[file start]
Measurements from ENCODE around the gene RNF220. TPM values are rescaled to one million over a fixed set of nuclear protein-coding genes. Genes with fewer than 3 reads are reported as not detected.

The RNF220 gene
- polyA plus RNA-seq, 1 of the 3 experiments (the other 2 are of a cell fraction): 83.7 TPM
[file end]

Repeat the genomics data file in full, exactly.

Measurements from ENCODE around the gene RNF220. TPM values are rescaled to one million over a fixed set of nuclear protein-coding genes. Genes with fewer than 3 reads are reported as not detected.

The RNF220 gene
- polyA plus RNA-seq, 1 of the 3 experiments (the other 2 are of a cell fraction): 83.7 TPM